How To Put Together a Block–Part One

If you are transitioning to the grades from the Early Years, it may seem daunting to put together a “block” of a certain length regarding an academic subject and HOW to teach that subject through movement and art.  How does one begin?

First of all, THINK about the blocks.  What blocks are in this grade and WHY?  Will you include them all?  Most curriculums, especially in the upper grades, include some blocks and don’t include others… and the other curricula on the market will have different blocks (although some are archetypal and always are included).  YOU have to sit down and think about what you want, what is important to you, and why. I felt it was very important to place Ancient Africa and Africa in fifth and seventh grade.  That was a block I invented.  This is just an example; I am certain you can think of other examples.  There are almost archetypal blocks for each grade, but there are also places to create your own.

The next step is to figure out (approximately) when planning the year how many blocks of each subject the child needs and the approximate length.  Most block run three to four weeks, but sometimes things can run two to six weeks depending upon the subject.  I find in my own homeschooling form drawing and math run in shorter blocks than upper grades history or language arts, for example.  Plan a general flow to the year.  I like starting each year with something “new”.  One child really likes to start the year with form drawing/geometry; another child I know will love starting each year with science now that we are moving into fifth and up grades. Think about your child and the year.  Get a flow going!

The second step is to consider how you will start school each day during your block. Many Waldorf homeschoolers have been told the “warm up” should be verses, songs, pentatonic flute or recorder, mental math, movement – and should take up twenty to forty minutes or more of time!  I like this article by Christof Wichert’s article here http://www.waldorftoday.com/2011/01/rethinking-the-threefold-division-of-the-main-lesson-christof-weichert/ that challenges some of the assumptions we hold.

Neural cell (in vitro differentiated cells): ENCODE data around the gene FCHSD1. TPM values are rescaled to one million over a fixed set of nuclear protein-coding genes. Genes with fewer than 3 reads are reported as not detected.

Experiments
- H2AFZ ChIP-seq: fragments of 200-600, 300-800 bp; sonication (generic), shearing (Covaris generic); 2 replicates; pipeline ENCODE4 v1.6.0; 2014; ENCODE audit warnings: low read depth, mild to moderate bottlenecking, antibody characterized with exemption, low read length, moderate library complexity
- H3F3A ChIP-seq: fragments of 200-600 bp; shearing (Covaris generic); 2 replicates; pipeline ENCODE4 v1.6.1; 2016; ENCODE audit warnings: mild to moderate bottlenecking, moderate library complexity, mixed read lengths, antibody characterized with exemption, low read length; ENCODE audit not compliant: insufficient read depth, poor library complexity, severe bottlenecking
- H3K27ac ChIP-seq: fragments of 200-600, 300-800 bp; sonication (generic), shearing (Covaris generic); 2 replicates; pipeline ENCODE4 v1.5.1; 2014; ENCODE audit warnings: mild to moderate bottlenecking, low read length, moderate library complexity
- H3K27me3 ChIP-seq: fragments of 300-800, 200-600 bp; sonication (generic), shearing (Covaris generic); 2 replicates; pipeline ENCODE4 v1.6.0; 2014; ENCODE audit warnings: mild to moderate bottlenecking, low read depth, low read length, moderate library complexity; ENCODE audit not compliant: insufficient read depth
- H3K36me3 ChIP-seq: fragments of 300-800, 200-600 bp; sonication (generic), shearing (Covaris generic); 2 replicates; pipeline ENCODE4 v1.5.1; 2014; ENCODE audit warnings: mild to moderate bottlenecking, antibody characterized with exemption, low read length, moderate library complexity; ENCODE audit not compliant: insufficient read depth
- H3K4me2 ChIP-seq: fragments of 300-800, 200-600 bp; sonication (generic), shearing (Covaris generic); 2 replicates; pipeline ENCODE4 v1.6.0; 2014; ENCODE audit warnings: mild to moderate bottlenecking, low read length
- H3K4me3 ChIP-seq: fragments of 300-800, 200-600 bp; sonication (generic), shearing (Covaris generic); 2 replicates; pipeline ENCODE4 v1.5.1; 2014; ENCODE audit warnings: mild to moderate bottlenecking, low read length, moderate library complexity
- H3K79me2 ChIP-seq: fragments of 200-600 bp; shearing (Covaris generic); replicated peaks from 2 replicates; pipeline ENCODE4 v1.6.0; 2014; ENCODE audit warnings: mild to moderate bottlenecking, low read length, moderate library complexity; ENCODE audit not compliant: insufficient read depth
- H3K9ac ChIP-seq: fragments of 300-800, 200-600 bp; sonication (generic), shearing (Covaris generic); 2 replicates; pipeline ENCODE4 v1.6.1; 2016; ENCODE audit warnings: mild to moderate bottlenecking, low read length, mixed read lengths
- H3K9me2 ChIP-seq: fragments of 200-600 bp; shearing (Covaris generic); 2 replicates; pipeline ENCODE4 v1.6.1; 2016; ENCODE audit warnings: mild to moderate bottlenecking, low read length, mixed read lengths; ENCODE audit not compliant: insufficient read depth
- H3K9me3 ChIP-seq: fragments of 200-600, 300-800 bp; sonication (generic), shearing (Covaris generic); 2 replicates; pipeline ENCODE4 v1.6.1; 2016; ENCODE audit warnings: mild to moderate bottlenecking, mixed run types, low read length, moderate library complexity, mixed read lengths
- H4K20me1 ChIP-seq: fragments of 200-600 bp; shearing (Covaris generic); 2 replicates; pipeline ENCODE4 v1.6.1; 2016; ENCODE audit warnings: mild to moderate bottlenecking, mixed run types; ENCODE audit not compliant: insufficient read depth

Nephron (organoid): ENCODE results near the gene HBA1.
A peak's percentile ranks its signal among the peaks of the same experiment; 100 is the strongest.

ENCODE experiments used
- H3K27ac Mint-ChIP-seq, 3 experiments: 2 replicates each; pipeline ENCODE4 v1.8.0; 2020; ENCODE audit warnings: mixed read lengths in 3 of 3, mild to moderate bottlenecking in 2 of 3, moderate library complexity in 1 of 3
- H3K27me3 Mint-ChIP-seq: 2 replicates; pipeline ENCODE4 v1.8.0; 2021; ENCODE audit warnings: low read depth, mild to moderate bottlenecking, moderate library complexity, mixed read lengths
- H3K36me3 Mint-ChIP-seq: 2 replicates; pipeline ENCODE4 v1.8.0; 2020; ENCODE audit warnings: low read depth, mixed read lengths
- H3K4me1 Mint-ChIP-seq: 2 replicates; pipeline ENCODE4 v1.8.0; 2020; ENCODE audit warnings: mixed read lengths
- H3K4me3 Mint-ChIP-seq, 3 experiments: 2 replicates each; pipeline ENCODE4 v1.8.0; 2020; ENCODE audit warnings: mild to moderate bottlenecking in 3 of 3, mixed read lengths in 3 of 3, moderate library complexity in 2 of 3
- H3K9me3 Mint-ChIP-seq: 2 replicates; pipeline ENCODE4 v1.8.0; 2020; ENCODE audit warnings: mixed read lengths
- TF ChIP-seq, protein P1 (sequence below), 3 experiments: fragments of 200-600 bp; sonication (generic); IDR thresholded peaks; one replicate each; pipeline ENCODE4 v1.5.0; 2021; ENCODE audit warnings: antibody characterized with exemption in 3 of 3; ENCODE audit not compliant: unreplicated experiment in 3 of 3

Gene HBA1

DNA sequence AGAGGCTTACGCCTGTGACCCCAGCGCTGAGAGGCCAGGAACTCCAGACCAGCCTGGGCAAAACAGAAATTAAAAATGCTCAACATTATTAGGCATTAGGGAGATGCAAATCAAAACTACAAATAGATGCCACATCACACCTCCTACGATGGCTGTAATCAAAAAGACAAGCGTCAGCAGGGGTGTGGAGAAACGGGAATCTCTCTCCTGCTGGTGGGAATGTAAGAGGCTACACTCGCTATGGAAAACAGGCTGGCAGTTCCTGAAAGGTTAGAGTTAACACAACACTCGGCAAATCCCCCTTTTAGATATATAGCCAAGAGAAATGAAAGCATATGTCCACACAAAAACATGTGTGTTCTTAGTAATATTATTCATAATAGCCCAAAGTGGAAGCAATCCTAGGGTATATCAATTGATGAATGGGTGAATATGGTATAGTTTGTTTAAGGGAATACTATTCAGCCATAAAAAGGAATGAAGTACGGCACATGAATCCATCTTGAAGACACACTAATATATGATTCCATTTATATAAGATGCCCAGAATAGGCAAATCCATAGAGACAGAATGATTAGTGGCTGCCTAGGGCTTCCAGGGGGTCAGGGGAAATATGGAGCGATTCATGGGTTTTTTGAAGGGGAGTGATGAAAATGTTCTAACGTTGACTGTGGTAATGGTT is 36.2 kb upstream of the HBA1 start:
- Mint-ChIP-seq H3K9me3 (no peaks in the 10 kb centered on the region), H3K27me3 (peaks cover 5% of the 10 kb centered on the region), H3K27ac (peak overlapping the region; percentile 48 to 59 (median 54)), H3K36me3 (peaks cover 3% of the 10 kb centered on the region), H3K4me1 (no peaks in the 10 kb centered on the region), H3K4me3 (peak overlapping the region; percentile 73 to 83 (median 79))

I personally like to start the morning with  – a verse, singing a song or two  that ties in seasonally or with subject matter of the block, a few speech exercises, a few fingerplays and some  math practice  if it is not a math block.  That is it.  Poetry I always tie into the Main Lesson, not the warm-up time.    What I found more effective for us with flute/recorder is to tie pentatonic flute or recorder songs and even more singing (especially in geography in the upper grades, singing!)  also into the Main Lesson  itself.

I know this would be a “no-no” in the school environment and instead it might be either part of the “warm-up” or a middle, rhythmical “heart” lesson but in the homeschool environment with three children I do not have time to run three lessons a day for two grades children plus an early years lesson.   Many homeschooling mothers try to be done by lunchtime or have minimal work to come back to after a later lunch, especially with multiple children.   

Another thing I would like to mention is reading aloud.  In the homeschool environment, even in the Waldorf homeschooling environment in the upper grades especially, I find many families reading aloud for an hour a day – some less, some more.  This is probably a big difference from the classroom environment in a Waldorf School. Some families put reading aloud after lunch as a sort of “quiet activity” with older children especially or put it with handwork after lunch.   It is part of the fabric of family life but also part of school.   I tend to do reading aloud as part of our main lesson and because of the large age gaps I mainly read separately to each child.  I read aloud for about fifteen to twenty minutes to each grades-aged child during main lesson time.  I find phlegmatic children often seem to like this toward the beginning of the main lesson; my oldest likes  it at the end of a main lesson.  Totally not how it would be done in a Waldorf School, but it seems to work at home.

Next post in this series will talk about putting together the nitty gritty of a block…

Blessings,
Carrie

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One thought on “How To Put Together a Block–Part One

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